I would ask if it would not have been better if the hostages had been armed and allowed to defend themselves when a terrorist came calling, but being that this was Australia, such things are not allowed.


Try that shit here, Achmed.

Friday, December 12, 2014

So sue me

I've been trying for weeks to come up with some novel peice of news that I could rif off of to use this link I found.  But I simply can't find one.

So if you find freeze-dried foods too expensive for your prepping budget, you might want to talk to a few friends and go in together on a personal freeze drying machine.  Yep, it's pricey, but split 4 ways it will set you back the price of a nice AR.  And able to dry 2 #10 cans per 24 hour batch, this thing would allow 4 families to put back some serious food in a hurry.

Something to consider once you're squared away in most of the basic areas.

When the hunter becomes the hunted

(Via the Mississippi Rebel)

I'm not a hunter.  I haven't been hunting in 40 years.  I have nothing against the sport, I just have nothing for it in particular.  I can tell you this--I would likely not have fared as well as this 12 year old girl fared while on an elk hunt.  Because as the hunter, I would not have expected to have become the hunted.

This has applications in self defense.  If you have been through any sort of self defense training, you should have been taught that you must scan your surroundings after you have engaged an attacker.  Yes, you have stopped the threat--and the adrenaline is pumping, you're shaking, your vision has narrowed and you can't hear shit.  You still have to scan around you.  The miscreant you just ventilated may have friends handy.

Don't become the hunted twice in one encounter.  You may not fare so well the second time.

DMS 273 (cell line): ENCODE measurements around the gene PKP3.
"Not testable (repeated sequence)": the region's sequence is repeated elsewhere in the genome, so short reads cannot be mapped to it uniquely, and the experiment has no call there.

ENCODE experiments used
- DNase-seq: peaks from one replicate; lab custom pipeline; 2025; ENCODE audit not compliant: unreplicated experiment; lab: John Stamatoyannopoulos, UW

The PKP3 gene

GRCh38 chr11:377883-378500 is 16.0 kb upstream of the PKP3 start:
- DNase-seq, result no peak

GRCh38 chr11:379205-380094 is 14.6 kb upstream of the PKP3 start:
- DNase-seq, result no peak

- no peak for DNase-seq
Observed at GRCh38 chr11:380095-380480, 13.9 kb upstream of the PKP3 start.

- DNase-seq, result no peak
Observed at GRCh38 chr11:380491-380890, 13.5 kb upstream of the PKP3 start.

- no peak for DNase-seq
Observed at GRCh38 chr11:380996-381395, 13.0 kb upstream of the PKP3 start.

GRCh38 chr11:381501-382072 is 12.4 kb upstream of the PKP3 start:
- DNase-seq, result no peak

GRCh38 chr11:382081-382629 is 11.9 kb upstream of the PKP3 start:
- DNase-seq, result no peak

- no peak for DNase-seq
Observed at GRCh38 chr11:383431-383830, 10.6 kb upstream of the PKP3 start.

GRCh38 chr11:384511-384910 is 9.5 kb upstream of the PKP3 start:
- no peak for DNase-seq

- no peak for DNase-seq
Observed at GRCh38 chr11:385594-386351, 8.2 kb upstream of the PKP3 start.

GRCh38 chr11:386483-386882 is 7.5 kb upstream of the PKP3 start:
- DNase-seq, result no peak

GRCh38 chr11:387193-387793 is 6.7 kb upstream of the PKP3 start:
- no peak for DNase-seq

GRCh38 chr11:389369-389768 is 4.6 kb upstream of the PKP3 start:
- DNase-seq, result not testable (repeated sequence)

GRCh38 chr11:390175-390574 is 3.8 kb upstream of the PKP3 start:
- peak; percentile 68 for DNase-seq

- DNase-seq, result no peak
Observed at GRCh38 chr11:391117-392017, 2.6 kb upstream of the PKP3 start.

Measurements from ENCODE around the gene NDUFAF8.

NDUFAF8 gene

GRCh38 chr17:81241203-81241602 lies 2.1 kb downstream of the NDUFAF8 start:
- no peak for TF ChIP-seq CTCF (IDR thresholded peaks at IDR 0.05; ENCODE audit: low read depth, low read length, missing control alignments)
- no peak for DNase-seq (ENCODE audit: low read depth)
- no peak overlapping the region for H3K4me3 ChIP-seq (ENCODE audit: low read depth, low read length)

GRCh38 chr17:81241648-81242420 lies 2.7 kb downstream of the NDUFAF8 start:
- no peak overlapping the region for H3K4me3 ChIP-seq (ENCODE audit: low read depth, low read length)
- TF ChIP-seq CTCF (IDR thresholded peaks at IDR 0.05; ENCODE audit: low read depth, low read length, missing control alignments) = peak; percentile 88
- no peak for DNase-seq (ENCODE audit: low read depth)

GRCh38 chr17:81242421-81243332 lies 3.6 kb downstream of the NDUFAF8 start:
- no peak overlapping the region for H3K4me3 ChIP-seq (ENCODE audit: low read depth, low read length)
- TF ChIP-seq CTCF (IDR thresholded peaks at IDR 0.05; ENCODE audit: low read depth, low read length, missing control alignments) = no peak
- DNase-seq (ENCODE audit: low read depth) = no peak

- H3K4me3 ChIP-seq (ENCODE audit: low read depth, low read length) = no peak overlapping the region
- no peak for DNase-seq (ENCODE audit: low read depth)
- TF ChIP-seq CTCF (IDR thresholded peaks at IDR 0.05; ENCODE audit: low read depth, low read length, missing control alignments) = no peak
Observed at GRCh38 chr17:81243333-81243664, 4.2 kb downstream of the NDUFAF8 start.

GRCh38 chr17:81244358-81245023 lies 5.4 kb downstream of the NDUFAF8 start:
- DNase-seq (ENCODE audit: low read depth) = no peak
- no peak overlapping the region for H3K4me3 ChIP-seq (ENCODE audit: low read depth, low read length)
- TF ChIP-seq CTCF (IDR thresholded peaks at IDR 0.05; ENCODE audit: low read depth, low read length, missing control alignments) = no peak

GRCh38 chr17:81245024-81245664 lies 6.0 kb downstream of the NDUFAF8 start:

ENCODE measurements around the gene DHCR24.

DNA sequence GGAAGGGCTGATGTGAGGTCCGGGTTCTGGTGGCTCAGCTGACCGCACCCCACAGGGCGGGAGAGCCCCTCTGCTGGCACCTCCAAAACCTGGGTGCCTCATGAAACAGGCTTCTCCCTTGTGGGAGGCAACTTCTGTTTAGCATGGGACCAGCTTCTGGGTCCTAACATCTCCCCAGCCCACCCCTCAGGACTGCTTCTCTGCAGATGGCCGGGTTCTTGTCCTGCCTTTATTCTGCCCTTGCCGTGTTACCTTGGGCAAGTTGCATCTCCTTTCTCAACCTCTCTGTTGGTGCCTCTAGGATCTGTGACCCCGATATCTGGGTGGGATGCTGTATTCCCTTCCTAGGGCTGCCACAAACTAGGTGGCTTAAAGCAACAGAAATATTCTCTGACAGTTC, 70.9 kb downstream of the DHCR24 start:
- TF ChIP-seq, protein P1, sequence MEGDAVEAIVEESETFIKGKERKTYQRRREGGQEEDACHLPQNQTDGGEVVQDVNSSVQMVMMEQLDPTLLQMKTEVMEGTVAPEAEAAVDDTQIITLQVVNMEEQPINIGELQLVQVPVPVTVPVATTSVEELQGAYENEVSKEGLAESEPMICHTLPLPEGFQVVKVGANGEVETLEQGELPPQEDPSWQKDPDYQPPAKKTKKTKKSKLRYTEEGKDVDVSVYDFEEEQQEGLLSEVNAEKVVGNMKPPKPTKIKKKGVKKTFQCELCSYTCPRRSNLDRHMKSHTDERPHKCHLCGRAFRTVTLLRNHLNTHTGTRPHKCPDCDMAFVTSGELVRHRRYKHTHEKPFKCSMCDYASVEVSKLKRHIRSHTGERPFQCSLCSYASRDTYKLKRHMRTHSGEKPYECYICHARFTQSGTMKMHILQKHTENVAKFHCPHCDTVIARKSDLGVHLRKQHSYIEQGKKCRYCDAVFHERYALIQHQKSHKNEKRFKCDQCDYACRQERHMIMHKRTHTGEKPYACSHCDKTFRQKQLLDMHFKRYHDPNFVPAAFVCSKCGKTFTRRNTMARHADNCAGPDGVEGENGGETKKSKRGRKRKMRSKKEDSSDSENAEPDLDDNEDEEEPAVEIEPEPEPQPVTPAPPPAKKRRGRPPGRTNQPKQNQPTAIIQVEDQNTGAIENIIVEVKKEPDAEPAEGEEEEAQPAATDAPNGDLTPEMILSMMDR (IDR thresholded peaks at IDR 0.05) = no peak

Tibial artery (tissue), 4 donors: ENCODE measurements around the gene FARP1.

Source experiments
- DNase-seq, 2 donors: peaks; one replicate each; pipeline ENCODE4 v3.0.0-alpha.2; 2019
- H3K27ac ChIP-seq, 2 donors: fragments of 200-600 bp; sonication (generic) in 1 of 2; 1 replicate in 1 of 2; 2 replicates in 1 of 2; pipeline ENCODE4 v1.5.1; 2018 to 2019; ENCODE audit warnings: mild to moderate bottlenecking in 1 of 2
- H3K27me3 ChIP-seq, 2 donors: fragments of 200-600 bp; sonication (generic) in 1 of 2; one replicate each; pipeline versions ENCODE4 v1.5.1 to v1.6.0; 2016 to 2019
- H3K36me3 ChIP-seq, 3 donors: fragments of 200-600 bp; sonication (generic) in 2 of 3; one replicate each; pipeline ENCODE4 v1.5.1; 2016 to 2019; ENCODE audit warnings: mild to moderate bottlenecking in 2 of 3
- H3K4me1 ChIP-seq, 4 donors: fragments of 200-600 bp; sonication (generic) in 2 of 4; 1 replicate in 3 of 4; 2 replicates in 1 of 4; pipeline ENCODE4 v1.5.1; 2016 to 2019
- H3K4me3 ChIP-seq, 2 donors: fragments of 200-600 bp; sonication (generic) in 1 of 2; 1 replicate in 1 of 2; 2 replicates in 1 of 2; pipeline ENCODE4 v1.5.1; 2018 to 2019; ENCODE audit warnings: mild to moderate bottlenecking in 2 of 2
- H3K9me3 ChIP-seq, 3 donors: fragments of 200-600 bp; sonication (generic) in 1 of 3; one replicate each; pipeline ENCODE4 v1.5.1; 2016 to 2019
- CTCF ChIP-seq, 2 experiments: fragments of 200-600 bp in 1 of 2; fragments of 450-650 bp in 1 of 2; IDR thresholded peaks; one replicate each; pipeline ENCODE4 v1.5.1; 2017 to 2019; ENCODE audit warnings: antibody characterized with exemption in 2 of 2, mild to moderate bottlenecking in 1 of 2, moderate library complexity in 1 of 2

Sunday, December 07, 2014

Once again, the date that lives in infamy arrives

This time, it really is Sunday, December 7, though it is some 73 years after the fact.  The men who lived through that terrible day are fewer this year than they were last as time takes its toll.  But we must still remember that day, that "date that shall live in infamy".

It is said that our military has a slogan--"No more Pearl Harbors."  Perhaps they do, perhaps not.  We have certainly had events in recent times that have had similar impact upon us, 9/11 in particular.  However, we have reacted to that event so differently than we reacted to Pearl Harbor.  Instead of working together to defeat our enemy, we have become our own enemy, passing laws such as the mis-named "Patriot Act", surrendering bits and pieces of our freedom for a bit of temporary safety--or at least, that's what we think we are doing,

I have to wonder what the 2,403 men who died in the Pearl Harbor attack would think of that?



Monday, December 01, 2014

Monday, November 24, 2014

Review: Tagua Gunleather Holster for the Ruger LC9 with Crimson Trace Laser

The Tagua Gunleather Holster for the Ruger LC9 with Crimson Trace Laser is a well made paddle-style holster.  The materials are top-notch.  The fit and finish are excellent.  Out of the box, the fit to the pistol is quite good, and the quality leather tends to lead me to believe that it would only improve with time.

Unfortunately, the holster is useless.  See the picture below.


I trust you can read that red text.  No, you can't get a finger into that tiny gap between the pistol grip and the leather.  If they had angled the leather down a bit, or swapped the stitched area to the front (visually odd looking, but it could be done), it would be a different holster.  As is, in order to retrieve the gun from the holster, you have to get it in a pinch between the thumb and index finger, up at the web, and then wiggle it up.  Once up far enough, but not so far as to fall out of the holster, then you can shift to a proper grip and complete your draw stroke.

I found that awkward as hell standing in my house on a Sunday afternoon.  I can't begin to imagine how it would feel in the middle of a critical incident.  Somehow, I don't think it would engender a lot of confidence in any concealed carrier..

I'm going to rate this model and only this model as a Do Not Buy.  However, as soon as I figure out which pistols I have that need a holster (hm-m-m, I think that Luger may need one) I'll try another one and see how it works with a larger pistol.  I'm betting that with a larger gun the problem will disappear.

Wednesday, November 19, 2014

Statists gonna state

In local (North Carolina) news, "State legislators expect to consider new regulations in 2015 for fast-growing “sharing economy” companies like Uber and Airbnb."

So much for all those "R"s getting voted in and all their "small government" rhetoric--at least around here.